THE TASTING (photographed above):
YAMAZAKI 18YO | Nose: caramel, vanilla rooibos tea, sweet herbal notes | Taste: Herbal sweet & warming spice tea notes continue, long smooth finish. Heaven in a bottle.
HAKUSHU 25YO | Nose: burnt orange peel, mild sweet smokiness, fresh flowers … lilies, bit of evergreen forest | Taste: Spicy! Dark earthy tones – not piny but more of moss/mold in a good way!
HIBIKI 21YO | Nose: pear, honey, smoke | Taste: very balanced, not too many individual tastes popped out at me. Plenty of complexity.
The weather was perfect for such an event which flowed seamlessly between the indoors & outdoors areas. In hindsight, I don’t remember ever consciously walking to a place because it was indoors or out – but rather because the mood (or, let’s face it, WHISKY!) was calling me!
In the photo above on the right is William O’Donnell of The Men’s Collective and my husband, Nital Patel (which was a huge treat for me as it’s often hard to align schedules and actually attend a whisky event together!).
After the guided whisky tasting – they opened up the other “stations” around as more guests joined in the fun. The food, which started flowing out of the hidden kitchen, was a collection of delicate little morsels of goodness made with the intention of bringing out a particular aspect of the Single Malts or Blends.
We strolled, tasted, sampled, chatted and enjoyed ourselves for hours. Having particular joy in chatting with G-LO & Limpd of the It’s Just The Booze Dancing Blog, Josh Feldman, of the Coopered Tot blog (photographed below) and Stephen from The Malt Imposter.
Below, East Coast Suntory Brand Ambassador Gardner Dunn quickly shaves large cubes of ice down into perfectly rounded spheres and Suntory’s not-for-sale sparkling water bottled at the Yamazaki distillery used in the Hibiki 12 Highballs.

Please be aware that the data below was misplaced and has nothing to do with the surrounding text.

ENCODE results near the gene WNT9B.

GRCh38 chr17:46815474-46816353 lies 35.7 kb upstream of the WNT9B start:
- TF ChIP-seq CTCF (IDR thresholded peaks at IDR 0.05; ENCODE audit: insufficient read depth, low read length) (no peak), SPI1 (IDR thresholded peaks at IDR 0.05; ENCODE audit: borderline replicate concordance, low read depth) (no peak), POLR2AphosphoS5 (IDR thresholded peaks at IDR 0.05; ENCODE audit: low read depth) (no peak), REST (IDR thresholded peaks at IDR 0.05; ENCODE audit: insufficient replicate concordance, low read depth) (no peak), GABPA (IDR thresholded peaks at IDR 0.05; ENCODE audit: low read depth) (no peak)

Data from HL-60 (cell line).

We ended the night strolling through the garden one more time – enjoying the sunset, whisky, food and company. But just when you thought they couldn’t pull out any more surprises, as we wound our way back through the museum to board a return bus home, there were YAMAZAKI TRUFFLES!!!!! I got so excited mine jumped from my hand and proceeded to roll across the floor at such a pace (leaving a little trail of dusted chocolate as it went!) I thought someone might have been controlling it via remote! Well, I can only be classy for so long, I’m surprised my bus didn’t turn back into a pumpkin halfway along the journey!
HUGE THANKS TO: Suntory & Exposure USA PR Company for hosting & inviting us to such a wonderful event. Particular thanks to Exposure’s Danielle Katz & Nicholas Rotondi for your generosity & going above and beyond to make us feel welcome. And BIG THANKS to the #WhiskyFabric crew who also attended and made this event feel far more personal than any event could.
APOLOGIES to Suntory & Exposure for my month-long delay in writing this post! I wanted this to be as perfect as the event has been preserved in my head … but then realized that would be impossible and it was more important to just get this done! 😀 Sorry for the writer’s block!